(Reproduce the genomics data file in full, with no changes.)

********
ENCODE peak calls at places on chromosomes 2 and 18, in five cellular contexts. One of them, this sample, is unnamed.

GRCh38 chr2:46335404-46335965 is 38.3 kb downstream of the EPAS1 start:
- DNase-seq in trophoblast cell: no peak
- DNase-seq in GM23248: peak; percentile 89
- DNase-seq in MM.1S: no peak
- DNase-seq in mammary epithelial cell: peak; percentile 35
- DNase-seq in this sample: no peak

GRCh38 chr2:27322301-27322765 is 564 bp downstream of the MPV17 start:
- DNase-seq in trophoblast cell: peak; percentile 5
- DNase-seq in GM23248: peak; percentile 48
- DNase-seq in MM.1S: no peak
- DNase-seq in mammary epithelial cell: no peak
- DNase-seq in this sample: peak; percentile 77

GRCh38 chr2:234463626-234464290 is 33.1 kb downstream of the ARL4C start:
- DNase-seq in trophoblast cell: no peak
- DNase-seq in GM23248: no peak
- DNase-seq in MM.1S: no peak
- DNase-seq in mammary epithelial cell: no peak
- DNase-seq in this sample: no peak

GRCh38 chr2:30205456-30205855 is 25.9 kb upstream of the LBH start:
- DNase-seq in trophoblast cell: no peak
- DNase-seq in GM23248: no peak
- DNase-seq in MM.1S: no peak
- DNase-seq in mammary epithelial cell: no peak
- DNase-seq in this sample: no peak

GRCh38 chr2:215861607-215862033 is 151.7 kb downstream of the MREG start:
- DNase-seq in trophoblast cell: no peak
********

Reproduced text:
ENCODE peak calls at places on chromosomes 2 and 18, in five cellular contexts. One of them, this sample, is unnamed.

GRCh38 chr2:46335404-46335965 is 38.3 kb downstream of the EPAS1 start:
- DNase-seq in trophoblast cell: no peak
- DNase-seq in GM23248: peak; percentile 89
- DNase-seq in MM.1S: no peak
- DNase-seq in mammary epithelial cell: peak; percentile 35
- DNase-seq in this sample: no peak

GRCh38 chr2:27322301-27322765 is 564 bp downstream of the MPV17 start:
- DNase-seq in trophoblast cell: peak; percentile 5
- DNase-seq in GM23248: peak; percentile 48
- DNase-seq in MM.1S: no peak
- DNase-seq in mammary epithelial cell: no peak
- DNase-seq in this sample: peak; percentile 77

GRCh38 chr2:234463626-234464290 is 33.1 kb downstream of the ARL4C start:
- DNase-seq in trophoblast cell: no peak
- DNase-seq in GM23248: no peak
- DNase-seq in MM.1S: no peak
- DNase-seq in mammary epithelial cell: no peak
- DNase-seq in this sample: no peak

GRCh38 chr2:30205456-30205855 is 25.9 kb upstream of the LBH start:
- DNase-seq in trophoblast cell: no peak
- DNase-seq in GM23248: no peak
- DNase-seq in MM.1S: no peak
- DNase-seq in mammary epithelial cell: no peak
- DNase-seq in this sample: no peak

GRCh38 chr2:215861607-215862033 is 151.7 kb downstream of the MREG start:
- DNase-seq in trophoblast cell: no peak